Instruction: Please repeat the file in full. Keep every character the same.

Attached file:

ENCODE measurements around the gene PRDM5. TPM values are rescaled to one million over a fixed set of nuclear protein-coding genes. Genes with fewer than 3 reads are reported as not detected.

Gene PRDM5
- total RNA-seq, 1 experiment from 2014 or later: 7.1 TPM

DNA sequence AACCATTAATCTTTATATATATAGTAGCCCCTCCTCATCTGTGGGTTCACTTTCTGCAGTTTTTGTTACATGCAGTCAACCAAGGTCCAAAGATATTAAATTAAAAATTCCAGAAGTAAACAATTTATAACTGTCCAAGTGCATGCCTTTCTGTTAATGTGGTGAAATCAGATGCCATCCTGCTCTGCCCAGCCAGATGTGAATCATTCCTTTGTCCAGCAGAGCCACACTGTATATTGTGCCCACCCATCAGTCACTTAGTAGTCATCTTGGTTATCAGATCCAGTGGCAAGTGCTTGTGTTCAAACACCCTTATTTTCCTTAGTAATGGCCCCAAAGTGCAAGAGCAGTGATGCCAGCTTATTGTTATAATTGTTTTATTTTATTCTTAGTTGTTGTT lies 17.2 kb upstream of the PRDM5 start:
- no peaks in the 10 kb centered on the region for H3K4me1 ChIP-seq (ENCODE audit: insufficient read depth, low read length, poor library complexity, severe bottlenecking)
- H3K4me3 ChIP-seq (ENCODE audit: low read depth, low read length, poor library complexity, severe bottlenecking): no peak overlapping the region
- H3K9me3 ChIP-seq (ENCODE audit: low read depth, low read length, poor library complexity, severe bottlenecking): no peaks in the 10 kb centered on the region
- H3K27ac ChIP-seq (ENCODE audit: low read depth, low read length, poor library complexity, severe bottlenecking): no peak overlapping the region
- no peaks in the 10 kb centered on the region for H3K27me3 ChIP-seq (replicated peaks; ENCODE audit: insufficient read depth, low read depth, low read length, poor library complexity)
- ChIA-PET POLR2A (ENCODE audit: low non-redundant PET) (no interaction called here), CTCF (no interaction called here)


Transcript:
ENCODE measurements around the gene PRDM5. TPM values are rescaled to one million over a fixed set of nuclear protein-coding genes. Genes with fewer than 3 reads are reported as not detected.

Gene PRDM5
- total RNA-seq, 1 experiment from 2014 or later: 7.1 TPM

DNA sequence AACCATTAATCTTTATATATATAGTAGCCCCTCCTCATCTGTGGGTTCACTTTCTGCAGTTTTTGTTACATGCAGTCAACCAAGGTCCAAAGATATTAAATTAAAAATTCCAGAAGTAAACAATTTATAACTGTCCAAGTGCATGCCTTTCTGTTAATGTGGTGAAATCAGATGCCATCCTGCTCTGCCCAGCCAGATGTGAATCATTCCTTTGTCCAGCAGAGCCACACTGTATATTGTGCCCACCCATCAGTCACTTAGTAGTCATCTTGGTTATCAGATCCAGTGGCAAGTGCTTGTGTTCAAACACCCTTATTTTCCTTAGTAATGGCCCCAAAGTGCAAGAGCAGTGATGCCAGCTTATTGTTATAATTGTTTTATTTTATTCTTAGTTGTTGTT lies 17.2 kb upstream of the PRDM5 start:
- no peaks in the 10 kb centered on the region for H3K4me1 ChIP-seq (ENCODE audit: insufficient read depth, low read length, poor library complexity, severe bottlenecking)
- H3K4me3 ChIP-seq (ENCODE audit: low read depth, low read length, poor library complexity, severe bottlenecking): no peak overlapping the region
- H3K9me3 ChIP-seq (ENCODE audit: low read depth, low read length, poor library complexity, severe bottlenecking): no peaks in the 10 kb centered on the region
- H3K27ac ChIP-seq (ENCODE audit: low read depth, low read length, poor library complexity, severe bottlenecking): no peak overlapping the region
- no peaks in the 10 kb centered on the region for H3K27me3 ChIP-seq (replicated peaks; ENCODE audit: insufficient read depth, low read depth, low read length, poor library complexity)
- ChIA-PET POLR2A (ENCODE audit: low non-redundant PET) (no interaction called here), CTCF (no interaction called here)